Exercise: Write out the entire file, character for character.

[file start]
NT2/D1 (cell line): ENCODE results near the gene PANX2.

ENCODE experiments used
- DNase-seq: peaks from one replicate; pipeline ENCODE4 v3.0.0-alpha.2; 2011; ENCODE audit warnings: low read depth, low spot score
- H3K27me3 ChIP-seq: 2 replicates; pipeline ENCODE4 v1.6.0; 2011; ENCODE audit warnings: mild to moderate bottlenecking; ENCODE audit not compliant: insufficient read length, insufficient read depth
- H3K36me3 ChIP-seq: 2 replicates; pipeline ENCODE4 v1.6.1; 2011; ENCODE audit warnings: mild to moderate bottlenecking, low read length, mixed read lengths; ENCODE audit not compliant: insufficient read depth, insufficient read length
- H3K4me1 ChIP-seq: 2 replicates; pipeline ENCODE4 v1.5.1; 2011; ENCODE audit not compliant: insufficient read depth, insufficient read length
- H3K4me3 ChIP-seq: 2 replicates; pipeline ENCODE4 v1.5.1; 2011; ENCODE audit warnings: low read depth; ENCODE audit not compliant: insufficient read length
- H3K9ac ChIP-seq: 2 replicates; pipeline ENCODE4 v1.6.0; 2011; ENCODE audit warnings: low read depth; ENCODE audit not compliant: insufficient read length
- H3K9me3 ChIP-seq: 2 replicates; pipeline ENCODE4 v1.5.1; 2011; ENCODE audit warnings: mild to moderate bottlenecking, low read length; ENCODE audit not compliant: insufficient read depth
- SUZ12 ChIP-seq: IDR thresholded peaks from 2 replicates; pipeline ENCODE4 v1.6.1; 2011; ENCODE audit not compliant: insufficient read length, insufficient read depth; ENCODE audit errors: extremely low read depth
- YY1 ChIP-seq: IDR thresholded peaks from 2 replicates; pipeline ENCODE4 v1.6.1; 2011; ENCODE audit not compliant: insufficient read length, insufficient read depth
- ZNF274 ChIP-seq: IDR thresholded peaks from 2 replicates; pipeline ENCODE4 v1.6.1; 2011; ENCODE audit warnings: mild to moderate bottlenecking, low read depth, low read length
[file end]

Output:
NT2/D1 (cell line): ENCODE results near the gene PANX2.

ENCODE experiments used
- DNase-seq: peaks from one replicate; pipeline ENCODE4 v3.0.0-alpha.2; 2011; ENCODE audit warnings: low read depth, low spot score
- H3K27me3 ChIP-seq: 2 replicates; pipeline ENCODE4 v1.6.0; 2011; ENCODE audit warnings: mild to moderate bottlenecking; ENCODE audit not compliant: insufficient read length, insufficient read depth
- H3K36me3 ChIP-seq: 2 replicates; pipeline ENCODE4 v1.6.1; 2011; ENCODE audit warnings: mild to moderate bottlenecking, low read length, mixed read lengths; ENCODE audit not compliant: insufficient read depth, insufficient read length
- H3K4me1 ChIP-seq: 2 replicates; pipeline ENCODE4 v1.5.1; 2011; ENCODE audit not compliant: insufficient read depth, insufficient read length
- H3K4me3 ChIP-seq: 2 replicates; pipeline ENCODE4 v1.5.1; 2011; ENCODE audit warnings: low read depth; ENCODE audit not compliant: insufficient read length
- H3K9ac ChIP-seq: 2 replicates; pipeline ENCODE4 v1.6.0; 2011; ENCODE audit warnings: low read depth; ENCODE audit not compliant: insufficient read length
- H3K9me3 ChIP-seq: 2 replicates; pipeline ENCODE4 v1.5.1; 2011; ENCODE audit warnings: mild to moderate bottlenecking, low read length; ENCODE audit not compliant: insufficient read depth
- SUZ12 ChIP-seq: IDR thresholded peaks from 2 replicates; pipeline ENCODE4 v1.6.1; 2011; ENCODE audit not compliant: insufficient read length, insufficient read depth; ENCODE audit errors: extremely low read depth
- YY1 ChIP-seq: IDR thresholded peaks from 2 replicates; pipeline ENCODE4 v1.6.1; 2011; ENCODE audit not compliant: insufficient read length, insufficient read depth
- ZNF274 ChIP-seq: IDR thresholded peaks from 2 replicates; pipeline ENCODE4 v1.6.1; 2011; ENCODE audit warnings: mild to moderate bottlenecking, low read depth, low read length